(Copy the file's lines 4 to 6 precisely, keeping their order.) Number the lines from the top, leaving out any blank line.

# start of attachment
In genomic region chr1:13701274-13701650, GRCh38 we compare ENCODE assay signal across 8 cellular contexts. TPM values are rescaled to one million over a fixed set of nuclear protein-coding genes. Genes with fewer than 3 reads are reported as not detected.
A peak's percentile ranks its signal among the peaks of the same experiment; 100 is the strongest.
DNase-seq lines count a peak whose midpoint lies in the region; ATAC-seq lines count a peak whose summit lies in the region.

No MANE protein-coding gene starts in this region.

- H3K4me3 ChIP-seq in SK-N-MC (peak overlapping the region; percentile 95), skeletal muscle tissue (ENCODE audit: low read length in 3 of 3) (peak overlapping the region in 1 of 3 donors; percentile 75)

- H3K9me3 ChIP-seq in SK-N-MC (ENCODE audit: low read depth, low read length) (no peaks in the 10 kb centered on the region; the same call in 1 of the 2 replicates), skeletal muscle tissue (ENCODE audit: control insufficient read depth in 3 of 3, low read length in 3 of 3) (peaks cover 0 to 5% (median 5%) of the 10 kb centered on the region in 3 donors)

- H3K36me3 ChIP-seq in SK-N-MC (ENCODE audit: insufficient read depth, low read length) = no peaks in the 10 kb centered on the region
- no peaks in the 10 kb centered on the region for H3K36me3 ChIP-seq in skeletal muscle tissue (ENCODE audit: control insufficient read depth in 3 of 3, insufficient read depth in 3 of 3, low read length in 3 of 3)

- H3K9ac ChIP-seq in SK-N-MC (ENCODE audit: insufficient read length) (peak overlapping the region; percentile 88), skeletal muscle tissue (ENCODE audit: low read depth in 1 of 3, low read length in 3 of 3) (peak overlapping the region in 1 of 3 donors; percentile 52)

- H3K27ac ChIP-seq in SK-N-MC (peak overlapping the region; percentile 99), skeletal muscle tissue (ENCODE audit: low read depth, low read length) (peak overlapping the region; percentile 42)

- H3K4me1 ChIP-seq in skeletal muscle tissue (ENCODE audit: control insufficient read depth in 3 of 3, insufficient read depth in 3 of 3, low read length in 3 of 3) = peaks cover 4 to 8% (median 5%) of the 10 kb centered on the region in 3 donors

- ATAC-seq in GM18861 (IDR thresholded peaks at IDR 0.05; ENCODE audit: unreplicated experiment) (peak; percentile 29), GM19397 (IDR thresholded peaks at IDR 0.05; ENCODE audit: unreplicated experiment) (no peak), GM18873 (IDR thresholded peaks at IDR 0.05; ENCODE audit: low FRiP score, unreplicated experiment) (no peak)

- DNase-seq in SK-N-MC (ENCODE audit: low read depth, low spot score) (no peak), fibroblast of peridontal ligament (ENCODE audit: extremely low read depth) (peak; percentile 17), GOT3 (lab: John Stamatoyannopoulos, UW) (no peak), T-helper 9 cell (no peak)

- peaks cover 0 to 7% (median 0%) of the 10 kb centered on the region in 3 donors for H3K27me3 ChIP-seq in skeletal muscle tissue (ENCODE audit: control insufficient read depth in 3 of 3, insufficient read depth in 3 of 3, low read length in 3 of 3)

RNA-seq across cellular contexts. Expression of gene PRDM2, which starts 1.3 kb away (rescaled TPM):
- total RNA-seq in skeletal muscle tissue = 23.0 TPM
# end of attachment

No MANE protein-coding gene starts in this region.

- H3K4me3 ChIP-seq in SK-N-MC (peak overlapping the region; percentile 95), skeletal muscle tissue (ENCODE audit: low read length in 3 of 3) (peak overlapping the region in 1 of 3 donors; percentile 75)

- H3K9me3 ChIP-seq in SK-N-MC (ENCODE audit: low read depth, low read length) (no peaks in the 10 kb centered on the region; the same call in 1 of the 2 replicates), skeletal muscle tissue (ENCODE audit: control insufficient read depth in 3 of 3, low read length in 3 of 3) (peaks cover 0 to 5% (median 5%) of the 10 kb centered on the region in 3 donors)